These features require RStudio Connect version 2021.09.0 or newer.
In September, RStudio Connect introduced support for Tableau Analytics Extensions, our first external integration with a BI tool. Data Scientists can use Analytics Extensions backed by Plumber and FastAPI to replace arbitrary R and Python code execution in Tableau Workbooks.
Why did we do this?
When Tableau users want to leverage R scripts in their workbooks, they would use an open source tool called RServe to establish a connection with an execution server running an R session. The RServe solution was not developed or supported by RStudio, and this caused some confusion. Tableau users wanted RStudio to help solve various installation, environment management, configuration, and security challenges they encountered with RServe.
As an alternative to RServe, we’ve invested in new open source packages for creating analytics extensions using Plumber (R) and FastAPI (Python). The APIs created with
fastapitableau are easy to host on RStudio Connect which is configured by default to host and serve them.
What are Analytics Extensions?
Tableau Analytics Extensions provide a way to create calculated fields in workbooks that can execute scripts outside of the Tableau environment. To use Analytics Extensions, you must configure an instance of Tableau Server, Tableau Online or Tableau Desktop (Instructions).
Why not just build a Shiny application?
Do you already build interactive applications in Shiny or a Python framework? Great! We know many RStudio users don’t have or use Tableau, and that’s totally reasonable. We love when people choose Shiny over other alternatives. We also want to support data science teams who have access to both RStudio Pro products and Tableau. This integration is for the folks who need to bridge both worlds.
How do you get started?
In principle, extending Tableau should be as simple as directing a workbook to reach out to any existing web API, but Tableau Analytics Extensions require special handling to make valid requests and receive results. To simplify this process, we introduced two new open source libraries which add functionality to Plumber and FastAPI:
These libraries can be used to create as many extensions as you want to manage. Data Scientists can learn more in the RStudio Connect User Guide. Server administrators should review the full integration and set up instructions upon upgrade.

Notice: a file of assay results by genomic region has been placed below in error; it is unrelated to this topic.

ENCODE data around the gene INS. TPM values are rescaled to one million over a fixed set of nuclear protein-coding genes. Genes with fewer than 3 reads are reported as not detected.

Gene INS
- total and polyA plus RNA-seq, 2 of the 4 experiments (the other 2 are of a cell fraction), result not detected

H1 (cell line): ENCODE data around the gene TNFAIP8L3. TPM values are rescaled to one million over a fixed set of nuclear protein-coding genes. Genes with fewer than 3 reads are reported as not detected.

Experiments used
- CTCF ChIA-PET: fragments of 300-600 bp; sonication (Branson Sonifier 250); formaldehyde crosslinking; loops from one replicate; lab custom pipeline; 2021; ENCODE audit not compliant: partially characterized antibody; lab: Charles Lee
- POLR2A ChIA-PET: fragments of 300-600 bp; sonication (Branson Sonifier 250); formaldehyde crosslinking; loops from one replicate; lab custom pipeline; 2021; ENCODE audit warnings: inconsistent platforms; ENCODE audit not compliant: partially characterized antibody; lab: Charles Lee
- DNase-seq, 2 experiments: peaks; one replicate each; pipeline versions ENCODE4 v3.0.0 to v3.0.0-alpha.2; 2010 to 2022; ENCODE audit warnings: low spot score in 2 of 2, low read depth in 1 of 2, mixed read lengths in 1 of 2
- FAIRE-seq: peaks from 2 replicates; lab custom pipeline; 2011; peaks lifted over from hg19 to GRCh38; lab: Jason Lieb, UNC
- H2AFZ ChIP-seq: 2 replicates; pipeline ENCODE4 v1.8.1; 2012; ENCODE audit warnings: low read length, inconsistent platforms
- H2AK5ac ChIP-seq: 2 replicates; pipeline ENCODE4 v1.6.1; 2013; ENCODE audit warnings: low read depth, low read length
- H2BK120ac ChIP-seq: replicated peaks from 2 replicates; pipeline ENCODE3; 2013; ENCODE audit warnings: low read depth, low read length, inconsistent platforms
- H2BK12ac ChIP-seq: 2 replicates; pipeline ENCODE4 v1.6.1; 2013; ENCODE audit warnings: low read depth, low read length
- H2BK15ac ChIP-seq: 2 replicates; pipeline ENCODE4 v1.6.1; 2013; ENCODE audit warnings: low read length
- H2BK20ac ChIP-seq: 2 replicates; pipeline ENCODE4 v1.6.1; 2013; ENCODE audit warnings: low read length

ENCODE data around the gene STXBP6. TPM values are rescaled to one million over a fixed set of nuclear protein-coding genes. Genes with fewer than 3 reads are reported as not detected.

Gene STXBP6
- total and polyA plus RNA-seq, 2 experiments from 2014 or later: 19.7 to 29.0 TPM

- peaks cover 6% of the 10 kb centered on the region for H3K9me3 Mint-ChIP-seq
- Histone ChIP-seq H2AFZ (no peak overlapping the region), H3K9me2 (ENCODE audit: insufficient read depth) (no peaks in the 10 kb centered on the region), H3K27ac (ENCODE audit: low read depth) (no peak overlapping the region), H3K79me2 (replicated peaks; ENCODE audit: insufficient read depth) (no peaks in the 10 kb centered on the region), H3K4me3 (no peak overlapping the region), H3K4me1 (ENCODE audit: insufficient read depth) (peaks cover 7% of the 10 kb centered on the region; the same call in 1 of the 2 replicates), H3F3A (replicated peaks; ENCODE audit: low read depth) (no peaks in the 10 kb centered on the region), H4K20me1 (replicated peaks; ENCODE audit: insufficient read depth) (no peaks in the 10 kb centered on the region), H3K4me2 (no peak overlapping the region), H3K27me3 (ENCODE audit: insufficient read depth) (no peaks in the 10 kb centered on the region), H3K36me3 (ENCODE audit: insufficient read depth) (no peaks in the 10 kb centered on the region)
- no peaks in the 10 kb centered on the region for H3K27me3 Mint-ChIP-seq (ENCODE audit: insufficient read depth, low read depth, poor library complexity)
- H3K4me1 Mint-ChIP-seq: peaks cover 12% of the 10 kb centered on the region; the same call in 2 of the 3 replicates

Take a look at an example: Detect outliers and predict profit with the built-in Superstore Tableau dataset.
In early 2022, RStudio Connect will release an edition that removes support for the following:
Data Scientists should review the official porting guide and redeploy any mission critical content that currently relies on Python 2.
Notify your Administrators so they can determine whether Python 2 content exists on your RStudio Connect server today.
If you have any questions or concerns about these upcoming changes, please contact your RStudio Customer Success representative.
The latest release of RStudio Connect is 2021.12.0. To perform an upgrade, a server administrator should download and run the installation script. The script installs a new version of Connect on top of the earlier one. Existing configuration settings are respected. Be sure to consult the release notes before beginning an upgrade to make note of any breaking changes introduced since your last installation.
# Download the installation script curl -Lo rsc-installer.sh https://cdn.rstudio.com/connect/installer/installer-v1.9.5.sh # Run the installation script sudo -E bash ./rsc-installer.sh 2021.12.0
RStudio Connect allows you to easily share your Shiny apps with push-button publishing, while maintaining enterprise-level security and tuning resources to meet the demands of your application.
We answer questions from the community on the recent integration of RStudio on Amazon Sagemaker.